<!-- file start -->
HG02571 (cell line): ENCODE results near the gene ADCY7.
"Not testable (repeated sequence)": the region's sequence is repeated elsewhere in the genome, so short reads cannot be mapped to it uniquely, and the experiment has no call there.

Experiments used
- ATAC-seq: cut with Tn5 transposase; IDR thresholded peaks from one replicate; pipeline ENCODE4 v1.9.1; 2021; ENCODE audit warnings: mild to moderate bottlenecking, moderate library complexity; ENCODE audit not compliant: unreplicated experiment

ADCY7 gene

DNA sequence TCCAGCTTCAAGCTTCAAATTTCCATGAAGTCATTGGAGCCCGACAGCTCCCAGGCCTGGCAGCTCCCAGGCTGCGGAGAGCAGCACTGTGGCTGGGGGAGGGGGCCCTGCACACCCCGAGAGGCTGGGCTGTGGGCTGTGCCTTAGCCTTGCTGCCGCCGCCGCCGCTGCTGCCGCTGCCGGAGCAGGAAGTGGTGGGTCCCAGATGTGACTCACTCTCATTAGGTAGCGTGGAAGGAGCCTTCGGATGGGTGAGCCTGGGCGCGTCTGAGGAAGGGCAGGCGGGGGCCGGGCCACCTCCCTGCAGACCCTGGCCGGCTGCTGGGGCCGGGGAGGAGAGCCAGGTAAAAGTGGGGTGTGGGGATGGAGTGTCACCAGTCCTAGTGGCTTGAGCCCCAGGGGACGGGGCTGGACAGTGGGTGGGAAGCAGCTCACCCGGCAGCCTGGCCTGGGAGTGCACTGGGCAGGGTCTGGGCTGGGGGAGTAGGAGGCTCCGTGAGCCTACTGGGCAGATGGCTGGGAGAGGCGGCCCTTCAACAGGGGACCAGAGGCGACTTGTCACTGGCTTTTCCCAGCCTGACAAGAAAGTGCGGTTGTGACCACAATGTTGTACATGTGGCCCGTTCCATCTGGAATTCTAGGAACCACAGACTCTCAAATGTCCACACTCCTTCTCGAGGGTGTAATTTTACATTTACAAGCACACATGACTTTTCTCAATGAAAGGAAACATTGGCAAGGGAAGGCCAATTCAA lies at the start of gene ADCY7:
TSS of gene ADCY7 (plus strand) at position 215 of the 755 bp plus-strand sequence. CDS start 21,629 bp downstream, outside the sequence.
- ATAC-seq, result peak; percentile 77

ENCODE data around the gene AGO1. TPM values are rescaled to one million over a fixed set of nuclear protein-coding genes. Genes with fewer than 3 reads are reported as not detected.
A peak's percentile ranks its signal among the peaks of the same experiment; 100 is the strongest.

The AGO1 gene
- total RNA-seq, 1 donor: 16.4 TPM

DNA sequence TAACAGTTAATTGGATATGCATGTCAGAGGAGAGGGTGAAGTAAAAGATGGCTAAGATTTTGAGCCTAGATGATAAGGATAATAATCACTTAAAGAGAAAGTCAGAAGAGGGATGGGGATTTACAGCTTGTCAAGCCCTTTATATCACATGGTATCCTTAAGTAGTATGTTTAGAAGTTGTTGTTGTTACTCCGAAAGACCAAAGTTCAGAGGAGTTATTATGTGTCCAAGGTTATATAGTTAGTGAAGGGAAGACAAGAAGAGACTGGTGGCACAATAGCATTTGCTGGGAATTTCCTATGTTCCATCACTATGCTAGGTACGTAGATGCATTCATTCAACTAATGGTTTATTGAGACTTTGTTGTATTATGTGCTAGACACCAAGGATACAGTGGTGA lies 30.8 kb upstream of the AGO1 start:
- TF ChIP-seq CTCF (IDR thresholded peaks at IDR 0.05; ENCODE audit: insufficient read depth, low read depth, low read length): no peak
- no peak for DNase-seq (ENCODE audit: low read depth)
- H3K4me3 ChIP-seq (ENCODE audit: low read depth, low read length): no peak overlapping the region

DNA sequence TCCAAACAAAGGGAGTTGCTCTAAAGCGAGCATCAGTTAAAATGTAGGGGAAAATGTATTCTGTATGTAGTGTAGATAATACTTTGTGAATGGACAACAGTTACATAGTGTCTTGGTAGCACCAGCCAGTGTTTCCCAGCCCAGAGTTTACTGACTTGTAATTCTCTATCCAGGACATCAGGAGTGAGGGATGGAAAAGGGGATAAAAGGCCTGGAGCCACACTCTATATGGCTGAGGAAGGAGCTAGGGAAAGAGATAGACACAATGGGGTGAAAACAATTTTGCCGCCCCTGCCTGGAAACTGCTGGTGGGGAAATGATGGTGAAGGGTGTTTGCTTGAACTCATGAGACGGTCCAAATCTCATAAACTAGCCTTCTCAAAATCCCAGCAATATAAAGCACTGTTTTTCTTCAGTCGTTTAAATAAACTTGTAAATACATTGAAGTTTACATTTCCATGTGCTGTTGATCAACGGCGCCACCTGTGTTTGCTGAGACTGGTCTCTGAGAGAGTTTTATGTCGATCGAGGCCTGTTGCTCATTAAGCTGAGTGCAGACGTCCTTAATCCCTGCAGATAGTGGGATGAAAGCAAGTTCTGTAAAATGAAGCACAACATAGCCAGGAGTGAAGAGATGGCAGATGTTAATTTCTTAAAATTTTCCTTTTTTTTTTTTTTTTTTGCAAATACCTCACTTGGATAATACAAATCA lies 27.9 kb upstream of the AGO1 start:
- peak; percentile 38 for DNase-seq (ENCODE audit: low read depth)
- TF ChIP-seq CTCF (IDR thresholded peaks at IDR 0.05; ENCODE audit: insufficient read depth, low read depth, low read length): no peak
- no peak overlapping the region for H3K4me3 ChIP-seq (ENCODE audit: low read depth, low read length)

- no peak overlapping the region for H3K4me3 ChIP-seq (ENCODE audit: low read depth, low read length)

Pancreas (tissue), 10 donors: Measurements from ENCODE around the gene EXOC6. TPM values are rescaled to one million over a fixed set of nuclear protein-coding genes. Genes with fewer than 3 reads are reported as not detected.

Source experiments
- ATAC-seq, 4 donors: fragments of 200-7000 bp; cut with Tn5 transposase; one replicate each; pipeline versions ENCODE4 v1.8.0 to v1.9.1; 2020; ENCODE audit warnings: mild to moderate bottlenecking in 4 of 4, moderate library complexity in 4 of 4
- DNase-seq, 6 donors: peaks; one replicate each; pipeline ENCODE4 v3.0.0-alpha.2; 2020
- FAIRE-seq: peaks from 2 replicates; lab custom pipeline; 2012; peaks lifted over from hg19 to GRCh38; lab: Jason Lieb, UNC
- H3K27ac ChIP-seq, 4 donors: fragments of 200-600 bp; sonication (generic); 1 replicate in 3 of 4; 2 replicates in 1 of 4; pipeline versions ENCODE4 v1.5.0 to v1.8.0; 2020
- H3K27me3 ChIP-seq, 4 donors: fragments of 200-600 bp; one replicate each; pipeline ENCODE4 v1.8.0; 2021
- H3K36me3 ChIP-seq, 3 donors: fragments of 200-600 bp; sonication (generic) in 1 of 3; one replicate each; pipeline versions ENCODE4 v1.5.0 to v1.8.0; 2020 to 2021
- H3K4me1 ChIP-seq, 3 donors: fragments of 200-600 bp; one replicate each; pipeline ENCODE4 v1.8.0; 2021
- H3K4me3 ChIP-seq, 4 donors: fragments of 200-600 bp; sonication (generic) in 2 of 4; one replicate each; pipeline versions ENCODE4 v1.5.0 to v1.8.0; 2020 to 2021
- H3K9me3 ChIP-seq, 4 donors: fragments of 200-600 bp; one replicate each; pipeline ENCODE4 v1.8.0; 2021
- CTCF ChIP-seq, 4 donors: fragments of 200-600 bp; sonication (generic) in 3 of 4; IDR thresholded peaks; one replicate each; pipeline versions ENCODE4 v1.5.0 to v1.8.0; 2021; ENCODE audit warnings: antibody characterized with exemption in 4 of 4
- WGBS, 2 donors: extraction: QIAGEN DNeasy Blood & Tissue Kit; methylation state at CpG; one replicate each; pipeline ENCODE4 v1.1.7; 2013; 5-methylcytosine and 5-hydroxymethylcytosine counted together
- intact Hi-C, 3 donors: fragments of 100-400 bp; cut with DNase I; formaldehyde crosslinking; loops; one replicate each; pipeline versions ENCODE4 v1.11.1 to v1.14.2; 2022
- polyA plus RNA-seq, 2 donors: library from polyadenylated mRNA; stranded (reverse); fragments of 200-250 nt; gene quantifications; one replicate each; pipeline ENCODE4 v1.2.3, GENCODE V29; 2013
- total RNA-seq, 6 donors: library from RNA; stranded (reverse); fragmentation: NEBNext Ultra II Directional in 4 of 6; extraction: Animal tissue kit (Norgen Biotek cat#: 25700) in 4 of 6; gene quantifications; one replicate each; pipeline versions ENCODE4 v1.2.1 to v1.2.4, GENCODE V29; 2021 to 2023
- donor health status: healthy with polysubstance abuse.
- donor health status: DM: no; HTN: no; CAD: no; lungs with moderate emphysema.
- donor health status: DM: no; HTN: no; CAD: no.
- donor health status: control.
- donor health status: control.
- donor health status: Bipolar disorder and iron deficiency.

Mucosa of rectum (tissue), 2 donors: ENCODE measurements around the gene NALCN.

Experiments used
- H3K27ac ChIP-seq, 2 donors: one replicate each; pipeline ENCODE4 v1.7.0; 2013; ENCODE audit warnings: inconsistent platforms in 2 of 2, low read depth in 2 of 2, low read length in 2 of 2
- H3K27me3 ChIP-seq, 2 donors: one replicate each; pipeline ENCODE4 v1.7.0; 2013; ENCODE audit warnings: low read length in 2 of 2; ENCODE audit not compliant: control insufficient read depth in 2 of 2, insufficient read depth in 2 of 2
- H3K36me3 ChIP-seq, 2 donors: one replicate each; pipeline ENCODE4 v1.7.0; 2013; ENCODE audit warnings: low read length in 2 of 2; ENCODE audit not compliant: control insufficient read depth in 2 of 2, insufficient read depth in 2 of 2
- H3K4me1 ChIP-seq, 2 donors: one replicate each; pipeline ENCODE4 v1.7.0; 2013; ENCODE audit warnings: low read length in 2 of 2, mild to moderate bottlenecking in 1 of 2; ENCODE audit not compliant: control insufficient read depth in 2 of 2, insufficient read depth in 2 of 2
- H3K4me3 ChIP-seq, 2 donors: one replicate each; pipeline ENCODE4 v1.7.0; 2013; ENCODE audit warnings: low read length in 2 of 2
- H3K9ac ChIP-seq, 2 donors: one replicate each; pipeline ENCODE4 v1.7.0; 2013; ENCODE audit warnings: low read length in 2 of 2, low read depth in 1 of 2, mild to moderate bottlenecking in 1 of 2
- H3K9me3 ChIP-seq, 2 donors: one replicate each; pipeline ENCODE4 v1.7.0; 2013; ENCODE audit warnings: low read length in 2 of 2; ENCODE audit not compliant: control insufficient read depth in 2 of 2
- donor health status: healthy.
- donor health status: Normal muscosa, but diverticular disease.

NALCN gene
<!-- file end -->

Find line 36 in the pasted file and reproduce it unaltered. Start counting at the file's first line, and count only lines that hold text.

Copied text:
- polyA plus RNA-seq, 2 donors: library from polyadenylated mRNA; stranded (reverse); fragments of 200-250 nt; gene quantifications; one replicate each; pipeline ENCODE4 v1.2.3, GENCODE V29; 2013